When I stopped screaming, one final tree finished falling, and the top of that tree came just inside an open window of the house. The destruction and loud noises all stopped. We walked around the house as I looked to see what was destroyed of ours. I was expecting to find severe damage. As we tour the house, the only damage was superficial and cosmetic. 

My interpretation: This dream occurred following weeks of stress. Jaycee had been having breathing issues for several weeks that required lots of monitoring and interventions from me. She was admitted into the hospital briefly before finally getting better. This dream was a direct message for me and how I respond to those health scares. I tend to panic and be frightened during Jaycee's illnesses. I am always worried that Jaycee's life is going to end in one of these illnesses (i.e. the part of the dream where I expect severe damage). In fact, some destructive things happen to Jaycee and our family as a result but our foundation is secure and safe. My father in the dream represented God. He was telling me to use the authority that God has given me. I don't need to call on others to pray or intercede for Jaycee. I can do it; I just need to speak and quit panicking. Fun fact: May 2019 (just before this dream) was the last time Jaycee was admitted to the hospital as of the writing of this. Praises!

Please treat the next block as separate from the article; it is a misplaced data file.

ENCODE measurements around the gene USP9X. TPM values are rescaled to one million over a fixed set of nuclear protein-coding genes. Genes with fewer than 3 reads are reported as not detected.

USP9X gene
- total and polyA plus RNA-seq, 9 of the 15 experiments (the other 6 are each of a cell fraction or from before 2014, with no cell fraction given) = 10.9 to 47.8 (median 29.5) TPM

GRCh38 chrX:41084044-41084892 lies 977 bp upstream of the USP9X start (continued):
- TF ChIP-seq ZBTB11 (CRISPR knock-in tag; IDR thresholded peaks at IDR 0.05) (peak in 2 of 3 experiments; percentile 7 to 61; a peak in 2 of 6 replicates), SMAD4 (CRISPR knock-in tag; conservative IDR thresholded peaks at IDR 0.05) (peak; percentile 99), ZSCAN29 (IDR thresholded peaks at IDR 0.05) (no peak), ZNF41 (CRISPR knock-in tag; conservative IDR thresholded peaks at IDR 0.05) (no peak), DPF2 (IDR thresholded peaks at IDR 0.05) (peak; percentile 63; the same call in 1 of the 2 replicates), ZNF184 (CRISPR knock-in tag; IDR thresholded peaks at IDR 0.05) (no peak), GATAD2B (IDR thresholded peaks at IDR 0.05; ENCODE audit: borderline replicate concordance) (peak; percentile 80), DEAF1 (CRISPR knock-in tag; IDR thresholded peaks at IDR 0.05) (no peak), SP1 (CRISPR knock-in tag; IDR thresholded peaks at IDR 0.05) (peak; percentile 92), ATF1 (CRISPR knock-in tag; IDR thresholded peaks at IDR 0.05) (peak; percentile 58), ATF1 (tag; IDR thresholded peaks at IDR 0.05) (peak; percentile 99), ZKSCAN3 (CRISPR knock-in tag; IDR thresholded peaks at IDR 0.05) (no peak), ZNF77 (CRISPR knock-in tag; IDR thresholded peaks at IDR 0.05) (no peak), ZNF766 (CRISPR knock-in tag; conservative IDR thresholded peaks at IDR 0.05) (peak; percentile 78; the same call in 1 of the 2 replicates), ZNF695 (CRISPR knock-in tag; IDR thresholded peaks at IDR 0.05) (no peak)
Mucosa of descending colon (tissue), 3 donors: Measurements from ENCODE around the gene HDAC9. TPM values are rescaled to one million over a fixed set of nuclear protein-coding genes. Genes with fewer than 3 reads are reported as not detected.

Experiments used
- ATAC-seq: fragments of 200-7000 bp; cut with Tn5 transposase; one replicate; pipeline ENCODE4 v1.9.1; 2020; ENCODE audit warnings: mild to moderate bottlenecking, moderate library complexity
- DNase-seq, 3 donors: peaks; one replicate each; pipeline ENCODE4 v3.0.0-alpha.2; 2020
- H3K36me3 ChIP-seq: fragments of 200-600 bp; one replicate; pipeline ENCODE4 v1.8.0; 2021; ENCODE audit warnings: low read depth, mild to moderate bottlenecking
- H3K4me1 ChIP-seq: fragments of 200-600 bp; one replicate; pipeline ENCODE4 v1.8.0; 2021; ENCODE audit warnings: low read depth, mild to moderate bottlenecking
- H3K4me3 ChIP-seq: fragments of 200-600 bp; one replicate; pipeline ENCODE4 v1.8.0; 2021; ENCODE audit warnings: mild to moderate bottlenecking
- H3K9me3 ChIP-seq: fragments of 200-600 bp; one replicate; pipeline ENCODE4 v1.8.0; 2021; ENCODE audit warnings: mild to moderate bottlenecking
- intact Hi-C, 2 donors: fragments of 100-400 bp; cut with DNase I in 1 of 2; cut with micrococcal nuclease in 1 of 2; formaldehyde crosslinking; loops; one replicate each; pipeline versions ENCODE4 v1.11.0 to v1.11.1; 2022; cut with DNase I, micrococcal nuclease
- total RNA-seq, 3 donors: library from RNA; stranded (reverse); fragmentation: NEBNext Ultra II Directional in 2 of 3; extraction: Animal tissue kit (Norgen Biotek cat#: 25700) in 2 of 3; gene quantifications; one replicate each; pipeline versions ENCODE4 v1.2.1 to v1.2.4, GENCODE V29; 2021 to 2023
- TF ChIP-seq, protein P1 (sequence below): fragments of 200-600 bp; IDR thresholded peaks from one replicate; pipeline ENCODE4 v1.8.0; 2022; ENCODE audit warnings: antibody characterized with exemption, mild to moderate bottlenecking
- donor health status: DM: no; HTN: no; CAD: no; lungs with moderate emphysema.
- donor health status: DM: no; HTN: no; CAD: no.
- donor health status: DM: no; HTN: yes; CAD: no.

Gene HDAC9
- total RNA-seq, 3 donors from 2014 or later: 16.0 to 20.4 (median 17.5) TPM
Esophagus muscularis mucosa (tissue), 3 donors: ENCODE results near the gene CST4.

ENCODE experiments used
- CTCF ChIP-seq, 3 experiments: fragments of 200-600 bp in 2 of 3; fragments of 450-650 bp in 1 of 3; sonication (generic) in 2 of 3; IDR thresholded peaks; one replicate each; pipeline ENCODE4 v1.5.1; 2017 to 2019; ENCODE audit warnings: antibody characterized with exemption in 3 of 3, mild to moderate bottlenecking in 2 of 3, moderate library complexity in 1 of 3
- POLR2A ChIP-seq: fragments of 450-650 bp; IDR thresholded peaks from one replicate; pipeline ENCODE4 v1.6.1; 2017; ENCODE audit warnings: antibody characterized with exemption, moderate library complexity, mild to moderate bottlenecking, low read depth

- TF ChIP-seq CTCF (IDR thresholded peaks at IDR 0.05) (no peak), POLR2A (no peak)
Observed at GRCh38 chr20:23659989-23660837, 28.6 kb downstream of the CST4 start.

A Heart Issue, Nov. 2020
This was an odd night where I had 3 different dreams. 
Dream 1: My son Elijah is in a hospital bed located in a gymnasium. He's going to die of a heart problem. Knowing this, I ask the only other person in the room if I can call other people to be with us. The man warns me, "If you call someone, make sure they can make the right decision when the time comes." I call no one. Elijah's heart stops on the monitor. I put my hand on his chest, and he revives immediately. I hold him in my arms knowing that he is going to die. Elijah looks very sick and has his eyes focused on me, playing with my hair as he slips off. I am sad for Elijah. 

I wake up very alarmed with this dream. It took me quite awhile to get back to sleep. When I did, the next dreams happened. 

Dream 2 & 3: I'm in a nursing home. My grandma (who had recently passed away in real life) was near death in the hospital bed. She falls out of the bed, and my daughter Jaycee climbs in it. Jaycee is going to die of a heart problem, but we are both at peace. I never touch her or react. 

Suddenly, I'm at work doing a speech therapy home visit. A toddler crawls into the room. He is deformed and very sickly. I scoop him up in my arms and try to comfort him. My co-worker and I try to figure out who this child is and who he belongs to. We eventually find his mother and start trying to talk to her about him. She gives us no attention and walks away. She knows her child will die of a heart problem and doesn't want to hear any hope we have to tell her.